Since our readers have been more nice than naughty this year, we are presenting a second helping of good cheer, with another Top 10. Or, to paraphrase Nigel Tufnel of Spinal Tap, our Top Eleven (through 20) stories for 2019.
Their faces were familiar to Baby Boomers raised on TV situation comedies like Leave It To Beaver, the Dick Van Dyke Show and McHale’s Navy. Their private lives were not. In a way, though, they helped to blaze trails for which they were never given credit. This post by Burt Kearns and Jeff Abrahams ran on the last day of Gay Pride month and has been popular ever since.
Micky Dolenz and Michael Nesmith carry on, despite the loss of Davy Jones and, most recently, Peter Tork. PKM’s Crispin Kott caught the pair on their most recent tour, which was a tribute to lost friends, a celebration of their “Good Times!” in the present day, and a reminder that the Rock & Roll Hall of Fame has failed to acknowledge the truth of the Monkees’ greatness.
What started as an all-ages coffee bar and acoustic venue in 1989 turned into a must-play showcase for local and out of town bands. Jabberjaw’s roster included L7, Bikini Kill, Iggy Pop, Elliott Smith, Hole, Beck, and many others. In its nine-year run, Jabberjaw was beloved enough to inspire a book and is the subject of a documentary film currently being made. Lucretia Tye Jasmine sat down with Jabberjaw co-founder Michelle Carr to jabber about the club’s legacy.
Roger McGuinn, as a founding member and guiding force of The Byrds, had a huge impact on rock ‘n’ roll of the 1960s, before embarking on a long and distinguished solo career that continues today. His fellow member of the Rolling Thunder Revue, Larry “Ratso” Sloman, talked with Roger about the Byrds, going solo, Rolling Thunder Revue, Bobby Darin, Lenny Bruce, Tom Petty, Pete Seeger, Sweetheart of the Rodeo.
Deke Dickerson charts the birth of Rock & Roll music—as we know it—to the early 1950s, and a little seaside resort town called Wildwood, New Jersey. Long before Elvis stepped inside Sun Studio, Dickerson says it was a criminally underrated musical act called the Treniers who created Rock & Roll. Read on to see how the mix of rhythm & blues, jazz, swing, showbiz savvy, hillbilly, and country, all came together in a rowdy Jersey Shore resort town to create a music revolution.
Could any two musicians appear to be more different than the solidly grounded country music “outlaw” Waylon Jennings and The Who’s manic, sometimes maniacal drummer, Keith Moon? Pamela Des Barres found something to love in each of these men and remembers both fondly here.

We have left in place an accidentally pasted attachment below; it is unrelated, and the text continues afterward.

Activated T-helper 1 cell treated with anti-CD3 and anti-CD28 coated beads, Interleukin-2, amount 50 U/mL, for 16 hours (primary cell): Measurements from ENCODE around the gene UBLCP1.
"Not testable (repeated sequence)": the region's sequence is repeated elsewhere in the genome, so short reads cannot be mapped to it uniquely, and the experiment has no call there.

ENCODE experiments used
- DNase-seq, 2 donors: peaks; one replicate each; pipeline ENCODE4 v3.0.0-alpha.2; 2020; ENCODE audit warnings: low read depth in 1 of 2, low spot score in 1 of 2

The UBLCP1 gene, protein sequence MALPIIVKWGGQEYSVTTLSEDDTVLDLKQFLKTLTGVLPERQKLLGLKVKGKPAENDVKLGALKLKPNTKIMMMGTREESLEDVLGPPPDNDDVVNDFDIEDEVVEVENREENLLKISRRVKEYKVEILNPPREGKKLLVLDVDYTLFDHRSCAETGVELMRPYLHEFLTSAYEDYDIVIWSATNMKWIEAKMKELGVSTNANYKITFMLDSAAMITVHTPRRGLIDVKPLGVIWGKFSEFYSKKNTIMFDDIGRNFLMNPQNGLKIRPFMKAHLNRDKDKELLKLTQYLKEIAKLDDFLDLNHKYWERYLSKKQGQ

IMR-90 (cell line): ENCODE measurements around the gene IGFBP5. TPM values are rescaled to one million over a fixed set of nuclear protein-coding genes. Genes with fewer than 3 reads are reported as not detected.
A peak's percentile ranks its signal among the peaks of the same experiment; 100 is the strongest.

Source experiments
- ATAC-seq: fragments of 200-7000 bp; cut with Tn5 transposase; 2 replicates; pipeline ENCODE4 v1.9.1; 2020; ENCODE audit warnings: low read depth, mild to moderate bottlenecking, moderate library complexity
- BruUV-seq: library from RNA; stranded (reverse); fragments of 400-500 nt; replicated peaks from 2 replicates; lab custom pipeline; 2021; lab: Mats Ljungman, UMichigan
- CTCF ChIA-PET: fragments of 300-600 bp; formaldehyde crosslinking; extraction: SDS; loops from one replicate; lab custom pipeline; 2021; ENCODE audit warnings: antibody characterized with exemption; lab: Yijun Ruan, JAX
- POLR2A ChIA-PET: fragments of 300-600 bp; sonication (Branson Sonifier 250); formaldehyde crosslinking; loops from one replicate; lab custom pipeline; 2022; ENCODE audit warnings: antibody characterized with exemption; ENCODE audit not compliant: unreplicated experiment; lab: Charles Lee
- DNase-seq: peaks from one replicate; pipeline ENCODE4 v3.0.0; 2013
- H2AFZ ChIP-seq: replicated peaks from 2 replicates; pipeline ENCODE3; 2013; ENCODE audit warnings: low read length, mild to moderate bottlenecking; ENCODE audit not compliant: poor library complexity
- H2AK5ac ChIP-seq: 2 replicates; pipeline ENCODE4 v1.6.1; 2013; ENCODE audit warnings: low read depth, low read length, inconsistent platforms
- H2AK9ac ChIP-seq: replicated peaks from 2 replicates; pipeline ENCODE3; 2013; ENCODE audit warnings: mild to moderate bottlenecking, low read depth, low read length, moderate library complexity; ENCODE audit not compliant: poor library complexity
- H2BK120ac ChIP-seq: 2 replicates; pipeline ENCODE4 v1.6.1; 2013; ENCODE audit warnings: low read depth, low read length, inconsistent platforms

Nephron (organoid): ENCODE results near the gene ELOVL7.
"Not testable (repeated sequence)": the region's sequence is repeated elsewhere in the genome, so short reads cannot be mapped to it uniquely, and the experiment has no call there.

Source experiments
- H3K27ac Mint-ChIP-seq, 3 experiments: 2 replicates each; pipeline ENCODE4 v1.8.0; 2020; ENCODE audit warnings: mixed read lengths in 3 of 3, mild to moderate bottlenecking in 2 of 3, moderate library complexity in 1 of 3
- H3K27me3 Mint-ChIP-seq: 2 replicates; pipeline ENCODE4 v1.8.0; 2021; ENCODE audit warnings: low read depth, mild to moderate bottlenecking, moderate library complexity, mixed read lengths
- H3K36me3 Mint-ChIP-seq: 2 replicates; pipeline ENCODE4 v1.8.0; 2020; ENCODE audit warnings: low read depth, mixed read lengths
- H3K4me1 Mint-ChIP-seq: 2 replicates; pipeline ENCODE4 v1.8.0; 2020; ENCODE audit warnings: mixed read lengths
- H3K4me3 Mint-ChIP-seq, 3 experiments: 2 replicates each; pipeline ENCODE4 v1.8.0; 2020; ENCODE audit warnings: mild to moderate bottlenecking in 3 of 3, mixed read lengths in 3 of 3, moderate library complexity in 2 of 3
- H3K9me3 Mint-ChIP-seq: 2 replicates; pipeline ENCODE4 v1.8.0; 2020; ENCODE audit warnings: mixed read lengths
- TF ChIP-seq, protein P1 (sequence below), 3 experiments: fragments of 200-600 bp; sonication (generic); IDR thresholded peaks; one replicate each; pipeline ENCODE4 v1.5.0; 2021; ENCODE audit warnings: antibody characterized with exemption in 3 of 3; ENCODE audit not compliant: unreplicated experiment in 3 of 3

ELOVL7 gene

Model, actress and singer Bebe Buell confronts the loss of one of her dearest friends and the guiding force of her own musical career. Even while Rick Ocasek, who died in September, was steering The Cars to success (and into the Rock and Roll Hall of Fame last year), he helped Bebe find her own path, in more than just music.
Often a new band member replacing an original player has, despite fans’ worst fears, actually turned out for the better (think: Ringo Starr for Pete Best). Here are 12 other examples of happy endings, from AC/DC to the Sex Pistols.
Nico (Christa Paffgen) was many things to many different people, including Andy Warhol, Lou Reed, Jim Morrison, Bob Dylan, Alain Delon and numerous other collaborators. But to performance artist Billy Hough, Nico was “the most underrated/overexposed tornado in the Holy Scriptures of Rock & Roll.” He explains why.
Cleveland’s vital and unsung punk scene would not be complete without a chapter on Peter Laughner. Laughner, who died in 1977 at the age of 24, co-founded legendary bands Rocket from the Tombs and Pere Ubu, among others. An amazing singer and songwriter, he has received little recognition. PKM’s Todd McGovern set out to find the man behind the myth, speaking with those closest to Lauhner, including Cheetah Chrome, Richard Hell, Craig Bell, Miriam Linna, Anton Fier, and Adele Bertei, among others. The resulting story has touched many lives since it appeared early in 2019.